Human Rights (USSR)

Oral Answers to Questions — Foreign and Commonwealth Affairs – in the House of Commons at 12:00 am on 25th July 1984.

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Photo of Mr David Sumberg Mr David Sumberg , Bury South 12:00 am, 25th July 1984

asked the Secretary of State for Foreign and Commonwealth Affairs whether he has received any response to his representations to the Soviet Foreign Minister earlier in the current month regarding individual cases of abuse of human rights in the Union of Soviet Socialist Republics.

Photo of Malcolm Rifkind Malcolm Rifkind Minister of State (Foreign and Commonwealth Office)

Regrettably there has been no Soviet response to my right hon. and learned Friend's representations.

Photo of Mr David Sumberg Mr David Sumberg , Bury South

Is my hon. Friend aware that from 1 August the Soviet Union will abolish prepaid customs duty parcels from the United Kingdom, and that that will make it extremely difficult to send clothing to Soviet citizens? Will my hon. Friend undertake that that matter will be raised at the Universal Postal Congress in Hamburg at the end of July and that strong protests will be made about it?

Photo of Malcolm Rifkind Malcolm Rifkind Minister of State (Foreign and Commonwealth Office)

Several matters will be raised at the Universal Postal Congress. We shall give thought to my hon. Friend's suggestion.

Photo of Stuart Bell Stuart Bell , Middlesbrough

I accept the disappointing response that the Minister has given, but does he agree that while we require harmonious relations with the Soviet Union, they are not mutually exclusive from representations on human rights? Notwithstanding that disappointing response, will the Minister give the House an assurance that that subject will not be forgotten in future discussions?

Photo of Malcolm Rifkind Malcolm Rifkind Minister of State (Foreign and Commonwealth Office)

The hon. Gentleman is correct. Not only are those subjects not mutually exclusive, but, as Great Britain and the Soviet Union are signatories to the Helsinki agreement, it is right and proper that any failure to observe the responsiblities incurred under that agreement should be drawn to the attention of the country concerned.

Photo of Mr David Harris Mr David Harris , St Ives

Will my hon. Friend bring to the notice of the Soviet authorities, particularly the ambassador in London, the concern felt by many Christian groups about the welfare of Valeri Barinov, a gentleman being held in Leningrad psychiatric hospital, and bring home the concern felt about people being held throughout Russia for their Christian views?

Photo of Malcolm Rifkind Malcolm Rifkind Minister of State (Foreign and Commonwealth Office)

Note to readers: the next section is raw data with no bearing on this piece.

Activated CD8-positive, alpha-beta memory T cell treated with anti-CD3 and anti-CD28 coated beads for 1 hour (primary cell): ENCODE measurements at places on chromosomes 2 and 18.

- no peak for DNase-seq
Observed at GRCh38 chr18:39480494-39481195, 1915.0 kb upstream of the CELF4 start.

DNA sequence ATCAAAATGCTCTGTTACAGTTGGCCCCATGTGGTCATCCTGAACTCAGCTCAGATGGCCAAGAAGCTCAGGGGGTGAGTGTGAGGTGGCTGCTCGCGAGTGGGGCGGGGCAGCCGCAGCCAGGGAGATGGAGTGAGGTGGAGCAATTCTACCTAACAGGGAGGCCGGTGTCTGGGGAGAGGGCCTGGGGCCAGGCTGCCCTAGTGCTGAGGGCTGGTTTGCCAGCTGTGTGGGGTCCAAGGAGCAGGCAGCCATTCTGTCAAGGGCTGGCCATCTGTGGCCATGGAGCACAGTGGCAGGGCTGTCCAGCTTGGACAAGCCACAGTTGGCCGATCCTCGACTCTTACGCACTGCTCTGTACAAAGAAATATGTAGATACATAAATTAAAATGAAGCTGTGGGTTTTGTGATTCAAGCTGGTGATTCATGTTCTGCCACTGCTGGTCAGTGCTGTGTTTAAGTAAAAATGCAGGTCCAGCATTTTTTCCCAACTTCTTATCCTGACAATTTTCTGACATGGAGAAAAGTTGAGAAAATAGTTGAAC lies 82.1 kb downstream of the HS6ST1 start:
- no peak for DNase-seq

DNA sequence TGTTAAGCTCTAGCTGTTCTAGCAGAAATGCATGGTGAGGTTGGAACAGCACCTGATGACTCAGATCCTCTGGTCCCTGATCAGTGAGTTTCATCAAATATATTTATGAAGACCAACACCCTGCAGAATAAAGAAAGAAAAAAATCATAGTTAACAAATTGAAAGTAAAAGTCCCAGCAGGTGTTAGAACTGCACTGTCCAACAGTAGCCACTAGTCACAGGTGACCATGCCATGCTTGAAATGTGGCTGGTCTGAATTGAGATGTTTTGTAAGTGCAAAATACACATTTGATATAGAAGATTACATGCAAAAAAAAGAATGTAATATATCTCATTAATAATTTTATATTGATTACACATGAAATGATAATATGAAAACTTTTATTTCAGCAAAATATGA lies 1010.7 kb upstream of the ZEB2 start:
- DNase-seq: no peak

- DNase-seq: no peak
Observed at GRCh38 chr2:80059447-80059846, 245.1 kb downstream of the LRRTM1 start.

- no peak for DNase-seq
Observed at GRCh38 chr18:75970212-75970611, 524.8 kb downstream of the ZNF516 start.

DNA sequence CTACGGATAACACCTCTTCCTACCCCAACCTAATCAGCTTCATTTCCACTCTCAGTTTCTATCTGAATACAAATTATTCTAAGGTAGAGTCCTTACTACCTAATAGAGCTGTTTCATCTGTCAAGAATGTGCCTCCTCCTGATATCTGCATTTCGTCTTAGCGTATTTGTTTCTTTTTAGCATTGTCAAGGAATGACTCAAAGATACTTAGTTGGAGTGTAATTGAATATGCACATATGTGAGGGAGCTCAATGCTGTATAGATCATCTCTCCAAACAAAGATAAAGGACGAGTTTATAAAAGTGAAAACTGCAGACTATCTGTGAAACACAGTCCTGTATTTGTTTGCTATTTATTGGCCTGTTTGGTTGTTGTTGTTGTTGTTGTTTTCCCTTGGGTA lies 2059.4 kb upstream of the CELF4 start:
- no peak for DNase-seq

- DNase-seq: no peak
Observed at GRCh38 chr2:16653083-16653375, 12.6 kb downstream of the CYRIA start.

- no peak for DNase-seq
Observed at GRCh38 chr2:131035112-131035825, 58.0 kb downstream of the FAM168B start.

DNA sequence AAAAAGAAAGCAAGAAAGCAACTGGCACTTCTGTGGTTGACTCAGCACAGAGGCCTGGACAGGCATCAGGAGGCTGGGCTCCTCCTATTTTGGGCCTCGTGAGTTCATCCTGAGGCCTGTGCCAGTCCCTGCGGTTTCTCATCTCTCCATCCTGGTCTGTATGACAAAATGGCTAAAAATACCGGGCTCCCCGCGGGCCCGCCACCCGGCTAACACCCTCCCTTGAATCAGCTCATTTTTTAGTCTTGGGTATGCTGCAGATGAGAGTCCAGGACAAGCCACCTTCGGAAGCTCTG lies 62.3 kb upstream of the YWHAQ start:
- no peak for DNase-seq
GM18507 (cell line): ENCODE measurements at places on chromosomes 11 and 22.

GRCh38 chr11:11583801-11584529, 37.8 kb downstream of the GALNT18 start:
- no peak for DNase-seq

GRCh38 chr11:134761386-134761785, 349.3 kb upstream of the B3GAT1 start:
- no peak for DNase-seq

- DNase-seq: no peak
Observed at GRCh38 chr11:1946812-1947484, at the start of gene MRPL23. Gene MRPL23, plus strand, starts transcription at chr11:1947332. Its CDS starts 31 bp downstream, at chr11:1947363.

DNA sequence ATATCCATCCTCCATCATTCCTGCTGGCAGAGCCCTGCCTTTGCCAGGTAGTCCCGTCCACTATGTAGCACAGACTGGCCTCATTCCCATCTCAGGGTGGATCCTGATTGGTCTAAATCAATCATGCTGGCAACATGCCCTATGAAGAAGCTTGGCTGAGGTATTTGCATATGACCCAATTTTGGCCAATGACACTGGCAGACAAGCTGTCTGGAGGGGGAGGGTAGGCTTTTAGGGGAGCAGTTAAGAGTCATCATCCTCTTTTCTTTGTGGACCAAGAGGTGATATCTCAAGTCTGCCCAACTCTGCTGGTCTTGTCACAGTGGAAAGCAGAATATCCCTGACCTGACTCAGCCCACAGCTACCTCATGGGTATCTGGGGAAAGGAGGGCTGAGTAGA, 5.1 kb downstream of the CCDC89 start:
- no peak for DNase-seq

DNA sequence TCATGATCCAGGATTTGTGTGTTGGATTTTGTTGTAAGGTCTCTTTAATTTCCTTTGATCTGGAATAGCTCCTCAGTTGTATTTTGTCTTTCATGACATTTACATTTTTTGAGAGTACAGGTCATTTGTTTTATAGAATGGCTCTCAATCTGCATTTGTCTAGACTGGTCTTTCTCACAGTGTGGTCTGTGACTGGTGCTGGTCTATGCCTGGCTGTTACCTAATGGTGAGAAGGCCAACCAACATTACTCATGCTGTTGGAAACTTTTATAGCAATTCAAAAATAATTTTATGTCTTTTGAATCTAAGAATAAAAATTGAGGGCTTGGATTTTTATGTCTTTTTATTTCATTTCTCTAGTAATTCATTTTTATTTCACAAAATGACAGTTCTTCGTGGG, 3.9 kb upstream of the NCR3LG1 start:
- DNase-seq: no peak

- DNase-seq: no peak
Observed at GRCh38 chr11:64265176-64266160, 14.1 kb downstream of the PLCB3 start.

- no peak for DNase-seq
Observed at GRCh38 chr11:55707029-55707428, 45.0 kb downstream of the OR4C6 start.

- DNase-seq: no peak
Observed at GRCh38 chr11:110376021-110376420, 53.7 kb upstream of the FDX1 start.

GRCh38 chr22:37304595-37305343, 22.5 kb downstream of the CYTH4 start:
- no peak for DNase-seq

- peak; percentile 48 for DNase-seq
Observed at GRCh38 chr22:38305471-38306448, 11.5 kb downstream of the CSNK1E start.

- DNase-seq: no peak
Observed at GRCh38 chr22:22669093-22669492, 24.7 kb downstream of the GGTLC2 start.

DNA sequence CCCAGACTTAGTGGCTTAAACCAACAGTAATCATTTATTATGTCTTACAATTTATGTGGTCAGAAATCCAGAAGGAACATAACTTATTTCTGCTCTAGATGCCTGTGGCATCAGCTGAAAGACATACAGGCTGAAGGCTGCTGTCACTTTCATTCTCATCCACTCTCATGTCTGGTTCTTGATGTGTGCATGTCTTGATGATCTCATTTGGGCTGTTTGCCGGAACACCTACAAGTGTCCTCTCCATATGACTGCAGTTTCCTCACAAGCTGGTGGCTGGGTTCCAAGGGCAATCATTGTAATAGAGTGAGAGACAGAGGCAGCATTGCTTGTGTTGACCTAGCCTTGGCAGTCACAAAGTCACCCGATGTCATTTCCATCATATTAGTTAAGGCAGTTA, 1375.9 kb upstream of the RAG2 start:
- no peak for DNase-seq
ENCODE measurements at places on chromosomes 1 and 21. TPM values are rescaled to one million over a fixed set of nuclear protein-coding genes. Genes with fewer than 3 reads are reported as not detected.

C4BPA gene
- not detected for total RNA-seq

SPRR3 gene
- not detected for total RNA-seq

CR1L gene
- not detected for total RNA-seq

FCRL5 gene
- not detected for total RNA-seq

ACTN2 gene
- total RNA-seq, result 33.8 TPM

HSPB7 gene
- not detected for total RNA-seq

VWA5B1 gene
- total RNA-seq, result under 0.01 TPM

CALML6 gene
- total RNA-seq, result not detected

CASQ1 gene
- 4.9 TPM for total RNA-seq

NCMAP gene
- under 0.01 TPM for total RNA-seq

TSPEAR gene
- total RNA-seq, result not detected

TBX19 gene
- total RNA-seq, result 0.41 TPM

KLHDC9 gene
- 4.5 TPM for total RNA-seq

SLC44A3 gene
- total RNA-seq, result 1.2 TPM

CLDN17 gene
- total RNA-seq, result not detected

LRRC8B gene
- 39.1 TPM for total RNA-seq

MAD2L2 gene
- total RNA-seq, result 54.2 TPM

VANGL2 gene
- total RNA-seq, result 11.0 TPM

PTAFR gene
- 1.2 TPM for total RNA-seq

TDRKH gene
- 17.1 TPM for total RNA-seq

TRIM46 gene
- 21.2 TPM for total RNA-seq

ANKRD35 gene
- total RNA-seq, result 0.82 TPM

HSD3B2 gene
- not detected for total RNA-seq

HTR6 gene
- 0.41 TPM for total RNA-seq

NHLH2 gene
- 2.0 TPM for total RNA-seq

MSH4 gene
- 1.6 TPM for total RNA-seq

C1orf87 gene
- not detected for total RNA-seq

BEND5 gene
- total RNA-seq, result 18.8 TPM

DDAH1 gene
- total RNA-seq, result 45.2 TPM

My hon. Friend has rightly drawn attention to the persecution of individual Christians and Christian groups. When my right hon. and learned Friend the Secretary of State was in Moscow, he raised the case of Father Gleb Yakunin with the Soviet authorities. We must also use available opportunities to draw to the Soviet Union's attention other individual cases that may be important.

Photo of Mr Dale Campbell-Savours Mr Dale Campbell-Savours , Workington

While everyone should support Government representations to the Soviet Union, how consistent is the British position on this matter? Have we made representations to the Government of Oman on the treatment of Mr. Robin Walsh in a prison in Oman——

Photo of Mr Bernard Weatherill Mr Bernard Weatherill , Croydon North East

That is very wide of this question, I am afraid.

Photo of Mr Bernard Weatherill Mr Bernard Weatherill , Croydon North East

Order. If the hon. Gentleman persists, that will merely take time out of Question Time.

Notice being taken that strangers were present, MR. SPEAKER, pursuant to Standing Order No. 136 (Withdrawal of strangers from House), put forthwith the Question, That strangers do withdraw.

Question negatived.

Photo of Mr Donald Anderson Mr Donald Anderson Shadow Spokesperson (Foreign and Commonwealth Affairs)

The Foreign Secretary will be aware of the change in the Soviet Union's penal code under which those who come to the end of a period of detention may be subject to automatic further custody. For example, that could happen to Vladimir Poresh, whose term of custody should finish on 1 August. Will the Minister make representations on that, and can he be specific about the precise representation at the Universal Postal Congress in relation to interference with mail from this country to the Soviet Union?

Photo of Malcolm Rifkind Malcolm Rifkind Minister of State (Foreign and Commonwealth Office)

The hon. Gentleman is right to draw attention to one of the more distasteful new policies introduced by the Soviet authorities — the automatic resentencing of those whose sentences have been properly and fully completed. With regard to the Universal Postal Congress, there have been allegations of interference with mail, and there are various other problems of the kind to which my hon. Friend the Member for Bury, South (Mr. Sumberg) referred. Not only the United Kingdom but other countries will use the opportunity of the Universal Postal Congress to draw attention to those abuses.